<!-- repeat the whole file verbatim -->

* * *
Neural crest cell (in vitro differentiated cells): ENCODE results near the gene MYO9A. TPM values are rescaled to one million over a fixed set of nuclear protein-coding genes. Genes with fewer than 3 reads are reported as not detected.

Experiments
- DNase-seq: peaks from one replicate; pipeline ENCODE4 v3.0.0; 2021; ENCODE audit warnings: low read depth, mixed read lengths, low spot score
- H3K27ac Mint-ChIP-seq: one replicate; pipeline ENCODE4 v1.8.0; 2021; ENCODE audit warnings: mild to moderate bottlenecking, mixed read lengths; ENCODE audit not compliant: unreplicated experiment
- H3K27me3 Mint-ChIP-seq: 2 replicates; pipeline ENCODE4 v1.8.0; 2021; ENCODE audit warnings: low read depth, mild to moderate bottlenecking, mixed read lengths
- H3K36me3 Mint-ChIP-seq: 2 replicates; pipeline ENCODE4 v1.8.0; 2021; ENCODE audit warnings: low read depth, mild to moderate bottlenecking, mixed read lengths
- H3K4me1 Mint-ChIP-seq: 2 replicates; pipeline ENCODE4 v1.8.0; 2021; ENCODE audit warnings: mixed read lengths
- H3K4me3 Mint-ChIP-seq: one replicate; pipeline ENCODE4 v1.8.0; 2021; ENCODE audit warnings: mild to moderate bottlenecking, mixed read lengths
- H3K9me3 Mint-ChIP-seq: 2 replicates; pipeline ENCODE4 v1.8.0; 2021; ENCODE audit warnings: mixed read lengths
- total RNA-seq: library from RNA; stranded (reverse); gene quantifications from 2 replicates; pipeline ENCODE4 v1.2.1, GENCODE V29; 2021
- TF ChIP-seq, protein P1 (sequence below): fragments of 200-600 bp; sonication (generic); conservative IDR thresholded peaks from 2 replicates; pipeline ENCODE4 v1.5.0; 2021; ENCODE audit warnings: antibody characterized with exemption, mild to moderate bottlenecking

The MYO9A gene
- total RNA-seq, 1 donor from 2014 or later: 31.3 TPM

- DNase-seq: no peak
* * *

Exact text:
Neural crest cell (in vitro differentiated cells): ENCODE results near the gene MYO9A. TPM values are rescaled to one million over a fixed set of nuclear protein-coding genes. Genes with fewer than 3 reads are reported as not detected.

Experiments
- DNase-seq: peaks from one replicate; pipeline ENCODE4 v3.0.0; 2021; ENCODE audit warnings: low read depth, mixed read lengths, low spot score
- H3K27ac Mint-ChIP-seq: one replicate; pipeline ENCODE4 v1.8.0; 2021; ENCODE audit warnings: mild to moderate bottlenecking, mixed read lengths; ENCODE audit not compliant: unreplicated experiment
- H3K27me3 Mint-ChIP-seq: 2 replicates; pipeline ENCODE4 v1.8.0; 2021; ENCODE audit warnings: low read depth, mild to moderate bottlenecking, mixed read lengths
- H3K36me3 Mint-ChIP-seq: 2 replicates; pipeline ENCODE4 v1.8.0; 2021; ENCODE audit warnings: low read depth, mild to moderate bottlenecking, mixed read lengths
- H3K4me1 Mint-ChIP-seq: 2 replicates; pipeline ENCODE4 v1.8.0; 2021; ENCODE audit warnings: mixed read lengths
- H3K4me3 Mint-ChIP-seq: one replicate; pipeline ENCODE4 v1.8.0; 2021; ENCODE audit warnings: mild to moderate bottlenecking, mixed read lengths
- H3K9me3 Mint-ChIP-seq: 2 replicates; pipeline ENCODE4 v1.8.0; 2021; ENCODE audit warnings: mixed read lengths
- total RNA-seq: library from RNA; stranded (reverse); gene quantifications from 2 replicates; pipeline ENCODE4 v1.2.1, GENCODE V29; 2021
- TF ChIP-seq, protein P1 (sequence below): fragments of 200-600 bp; sonication (generic); conservative IDR thresholded peaks from 2 replicates; pipeline ENCODE4 v1.5.0; 2021; ENCODE audit warnings: antibody characterized with exemption, mild to moderate bottlenecking

The MYO9A gene
- total RNA-seq, 1 donor from 2014 or later: 31.3 TPM

- DNase-seq: no peak